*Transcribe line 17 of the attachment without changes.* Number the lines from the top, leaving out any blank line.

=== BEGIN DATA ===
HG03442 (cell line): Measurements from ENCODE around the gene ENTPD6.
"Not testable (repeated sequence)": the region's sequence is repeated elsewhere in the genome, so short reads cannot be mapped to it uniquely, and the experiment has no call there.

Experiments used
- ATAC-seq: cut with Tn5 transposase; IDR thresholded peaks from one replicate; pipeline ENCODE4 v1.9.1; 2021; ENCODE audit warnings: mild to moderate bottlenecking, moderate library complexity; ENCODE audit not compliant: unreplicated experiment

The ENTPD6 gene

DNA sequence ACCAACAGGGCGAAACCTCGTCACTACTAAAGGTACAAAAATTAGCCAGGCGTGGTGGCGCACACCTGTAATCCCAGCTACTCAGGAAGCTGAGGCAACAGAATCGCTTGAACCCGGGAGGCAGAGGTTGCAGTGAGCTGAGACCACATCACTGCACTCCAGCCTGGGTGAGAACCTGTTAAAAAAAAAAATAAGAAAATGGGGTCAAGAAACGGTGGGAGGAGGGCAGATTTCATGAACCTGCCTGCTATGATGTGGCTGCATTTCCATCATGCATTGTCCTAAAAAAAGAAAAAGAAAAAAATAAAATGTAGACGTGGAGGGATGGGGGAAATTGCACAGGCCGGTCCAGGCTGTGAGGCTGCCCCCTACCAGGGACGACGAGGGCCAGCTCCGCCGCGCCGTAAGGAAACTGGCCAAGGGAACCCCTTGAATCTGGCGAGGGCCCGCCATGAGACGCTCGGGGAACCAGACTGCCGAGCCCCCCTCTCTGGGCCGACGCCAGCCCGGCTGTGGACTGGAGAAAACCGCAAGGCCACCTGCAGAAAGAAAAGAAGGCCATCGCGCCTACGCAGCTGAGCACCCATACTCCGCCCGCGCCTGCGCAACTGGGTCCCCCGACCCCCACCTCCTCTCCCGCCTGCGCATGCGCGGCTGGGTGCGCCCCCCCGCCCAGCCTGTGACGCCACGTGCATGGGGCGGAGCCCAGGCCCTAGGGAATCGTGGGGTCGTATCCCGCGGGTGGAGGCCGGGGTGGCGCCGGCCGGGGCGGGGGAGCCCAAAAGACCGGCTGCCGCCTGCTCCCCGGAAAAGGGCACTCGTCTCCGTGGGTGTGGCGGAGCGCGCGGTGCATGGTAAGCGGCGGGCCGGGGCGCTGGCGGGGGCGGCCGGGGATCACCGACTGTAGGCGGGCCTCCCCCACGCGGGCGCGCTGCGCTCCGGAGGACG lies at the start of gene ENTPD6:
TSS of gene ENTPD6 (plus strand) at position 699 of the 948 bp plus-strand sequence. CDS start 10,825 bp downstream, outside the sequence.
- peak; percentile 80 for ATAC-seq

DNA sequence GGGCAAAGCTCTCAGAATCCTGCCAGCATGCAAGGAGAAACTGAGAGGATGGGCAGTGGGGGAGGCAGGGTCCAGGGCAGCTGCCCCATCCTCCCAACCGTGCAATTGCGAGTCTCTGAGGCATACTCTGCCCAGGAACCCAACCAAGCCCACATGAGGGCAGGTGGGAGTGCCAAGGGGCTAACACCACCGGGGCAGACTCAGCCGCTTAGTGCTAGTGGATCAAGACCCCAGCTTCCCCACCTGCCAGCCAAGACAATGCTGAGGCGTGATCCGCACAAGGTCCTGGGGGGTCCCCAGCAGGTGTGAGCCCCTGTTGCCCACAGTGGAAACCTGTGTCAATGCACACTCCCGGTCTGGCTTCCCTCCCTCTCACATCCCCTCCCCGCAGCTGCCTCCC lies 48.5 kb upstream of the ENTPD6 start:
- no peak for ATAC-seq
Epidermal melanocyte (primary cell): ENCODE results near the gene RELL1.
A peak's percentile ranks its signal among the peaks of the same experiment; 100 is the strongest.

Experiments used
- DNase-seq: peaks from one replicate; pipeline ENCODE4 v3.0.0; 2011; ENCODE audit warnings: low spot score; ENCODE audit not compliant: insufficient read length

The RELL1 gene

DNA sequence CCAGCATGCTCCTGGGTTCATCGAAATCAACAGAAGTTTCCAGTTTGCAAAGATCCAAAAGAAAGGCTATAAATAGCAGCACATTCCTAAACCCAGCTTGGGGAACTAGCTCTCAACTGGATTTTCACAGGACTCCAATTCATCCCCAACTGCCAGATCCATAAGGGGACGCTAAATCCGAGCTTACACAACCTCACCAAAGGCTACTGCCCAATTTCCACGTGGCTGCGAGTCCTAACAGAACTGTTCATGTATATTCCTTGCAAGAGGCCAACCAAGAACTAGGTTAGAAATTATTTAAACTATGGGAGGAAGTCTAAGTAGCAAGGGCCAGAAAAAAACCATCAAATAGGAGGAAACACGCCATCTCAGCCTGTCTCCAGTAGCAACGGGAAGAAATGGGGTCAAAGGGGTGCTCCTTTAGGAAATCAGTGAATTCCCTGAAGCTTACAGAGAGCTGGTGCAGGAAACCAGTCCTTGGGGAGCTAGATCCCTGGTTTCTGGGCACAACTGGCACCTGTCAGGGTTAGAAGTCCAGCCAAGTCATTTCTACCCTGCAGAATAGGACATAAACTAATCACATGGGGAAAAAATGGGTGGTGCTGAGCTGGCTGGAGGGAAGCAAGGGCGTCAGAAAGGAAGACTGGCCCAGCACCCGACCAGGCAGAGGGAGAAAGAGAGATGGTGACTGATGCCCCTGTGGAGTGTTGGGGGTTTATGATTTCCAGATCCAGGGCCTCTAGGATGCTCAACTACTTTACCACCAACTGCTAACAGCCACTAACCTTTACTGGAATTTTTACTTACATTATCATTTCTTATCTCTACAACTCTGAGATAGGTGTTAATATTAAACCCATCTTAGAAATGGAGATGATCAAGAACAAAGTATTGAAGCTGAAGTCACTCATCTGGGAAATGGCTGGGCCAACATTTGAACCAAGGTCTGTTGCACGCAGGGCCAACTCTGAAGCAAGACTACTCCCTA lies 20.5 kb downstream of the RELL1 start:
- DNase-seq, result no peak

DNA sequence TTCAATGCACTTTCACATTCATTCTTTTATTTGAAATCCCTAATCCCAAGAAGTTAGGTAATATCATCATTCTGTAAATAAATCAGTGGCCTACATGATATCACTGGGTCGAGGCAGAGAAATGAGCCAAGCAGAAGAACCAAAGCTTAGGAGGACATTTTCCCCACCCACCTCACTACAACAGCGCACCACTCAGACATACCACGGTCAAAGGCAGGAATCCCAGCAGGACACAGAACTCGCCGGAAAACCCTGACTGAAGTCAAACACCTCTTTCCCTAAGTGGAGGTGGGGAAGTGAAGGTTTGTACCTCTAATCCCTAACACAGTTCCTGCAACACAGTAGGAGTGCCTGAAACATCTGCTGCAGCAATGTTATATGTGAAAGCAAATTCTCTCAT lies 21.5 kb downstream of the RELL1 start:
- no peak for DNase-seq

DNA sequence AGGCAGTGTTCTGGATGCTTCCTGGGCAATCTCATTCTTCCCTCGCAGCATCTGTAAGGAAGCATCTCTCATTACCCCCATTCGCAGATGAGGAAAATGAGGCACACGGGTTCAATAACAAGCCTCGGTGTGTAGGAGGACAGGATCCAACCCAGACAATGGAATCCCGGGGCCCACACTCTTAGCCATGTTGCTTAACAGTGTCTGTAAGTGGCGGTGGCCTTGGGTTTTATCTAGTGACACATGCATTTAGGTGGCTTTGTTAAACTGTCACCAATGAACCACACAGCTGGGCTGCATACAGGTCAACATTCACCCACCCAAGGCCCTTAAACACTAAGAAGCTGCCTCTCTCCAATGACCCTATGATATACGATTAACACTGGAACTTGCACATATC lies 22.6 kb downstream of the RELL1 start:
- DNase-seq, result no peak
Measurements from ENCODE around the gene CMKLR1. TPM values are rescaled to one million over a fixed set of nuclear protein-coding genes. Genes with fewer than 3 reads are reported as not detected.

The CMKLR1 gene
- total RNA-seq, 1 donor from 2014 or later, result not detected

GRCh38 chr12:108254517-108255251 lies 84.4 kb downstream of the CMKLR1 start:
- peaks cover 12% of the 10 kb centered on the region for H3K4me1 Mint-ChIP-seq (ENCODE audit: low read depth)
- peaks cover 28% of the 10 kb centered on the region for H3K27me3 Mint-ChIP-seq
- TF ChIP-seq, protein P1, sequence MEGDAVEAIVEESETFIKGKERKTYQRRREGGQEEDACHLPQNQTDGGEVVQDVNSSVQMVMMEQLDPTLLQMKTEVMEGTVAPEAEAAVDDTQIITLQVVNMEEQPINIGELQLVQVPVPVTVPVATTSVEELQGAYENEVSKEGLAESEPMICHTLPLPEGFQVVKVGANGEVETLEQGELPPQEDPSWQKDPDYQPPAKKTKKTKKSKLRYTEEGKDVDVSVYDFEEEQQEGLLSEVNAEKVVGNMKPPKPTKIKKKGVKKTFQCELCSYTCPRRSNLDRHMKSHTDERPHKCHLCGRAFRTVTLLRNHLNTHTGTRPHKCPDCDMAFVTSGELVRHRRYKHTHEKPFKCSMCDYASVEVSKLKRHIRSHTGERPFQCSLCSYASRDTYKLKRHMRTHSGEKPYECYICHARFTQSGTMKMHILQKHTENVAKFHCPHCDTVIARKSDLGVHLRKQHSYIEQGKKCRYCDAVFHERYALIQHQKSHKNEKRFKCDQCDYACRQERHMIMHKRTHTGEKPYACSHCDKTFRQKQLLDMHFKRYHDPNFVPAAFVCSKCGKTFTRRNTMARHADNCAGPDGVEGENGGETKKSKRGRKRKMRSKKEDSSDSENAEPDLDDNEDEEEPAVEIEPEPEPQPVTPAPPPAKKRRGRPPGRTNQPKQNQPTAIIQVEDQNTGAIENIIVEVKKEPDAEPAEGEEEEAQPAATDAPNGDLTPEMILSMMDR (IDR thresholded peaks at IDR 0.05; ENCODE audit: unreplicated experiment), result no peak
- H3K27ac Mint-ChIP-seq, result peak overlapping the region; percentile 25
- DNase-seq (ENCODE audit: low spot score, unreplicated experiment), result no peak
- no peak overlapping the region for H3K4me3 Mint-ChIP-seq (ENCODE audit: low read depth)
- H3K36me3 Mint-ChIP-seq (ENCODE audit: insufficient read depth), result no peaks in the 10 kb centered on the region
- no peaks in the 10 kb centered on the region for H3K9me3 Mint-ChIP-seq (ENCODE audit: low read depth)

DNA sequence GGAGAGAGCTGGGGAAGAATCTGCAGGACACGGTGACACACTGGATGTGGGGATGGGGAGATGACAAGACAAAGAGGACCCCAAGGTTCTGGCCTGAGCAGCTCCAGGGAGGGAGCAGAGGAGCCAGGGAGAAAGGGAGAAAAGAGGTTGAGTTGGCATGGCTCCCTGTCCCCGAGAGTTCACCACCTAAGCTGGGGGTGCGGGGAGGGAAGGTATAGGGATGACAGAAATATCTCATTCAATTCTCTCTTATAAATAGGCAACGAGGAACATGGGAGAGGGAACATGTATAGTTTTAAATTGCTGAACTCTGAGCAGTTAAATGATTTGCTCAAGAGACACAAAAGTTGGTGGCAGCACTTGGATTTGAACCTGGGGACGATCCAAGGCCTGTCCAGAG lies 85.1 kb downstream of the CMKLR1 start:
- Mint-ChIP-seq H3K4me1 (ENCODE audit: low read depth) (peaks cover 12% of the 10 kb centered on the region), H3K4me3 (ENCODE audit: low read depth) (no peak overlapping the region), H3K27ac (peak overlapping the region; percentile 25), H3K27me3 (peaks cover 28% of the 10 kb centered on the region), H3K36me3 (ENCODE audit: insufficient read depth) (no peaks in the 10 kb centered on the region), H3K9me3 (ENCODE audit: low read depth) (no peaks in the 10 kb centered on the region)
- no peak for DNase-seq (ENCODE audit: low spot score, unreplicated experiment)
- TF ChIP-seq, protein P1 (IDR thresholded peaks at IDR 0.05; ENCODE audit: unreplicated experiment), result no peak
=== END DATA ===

- DNase-seq, result no peak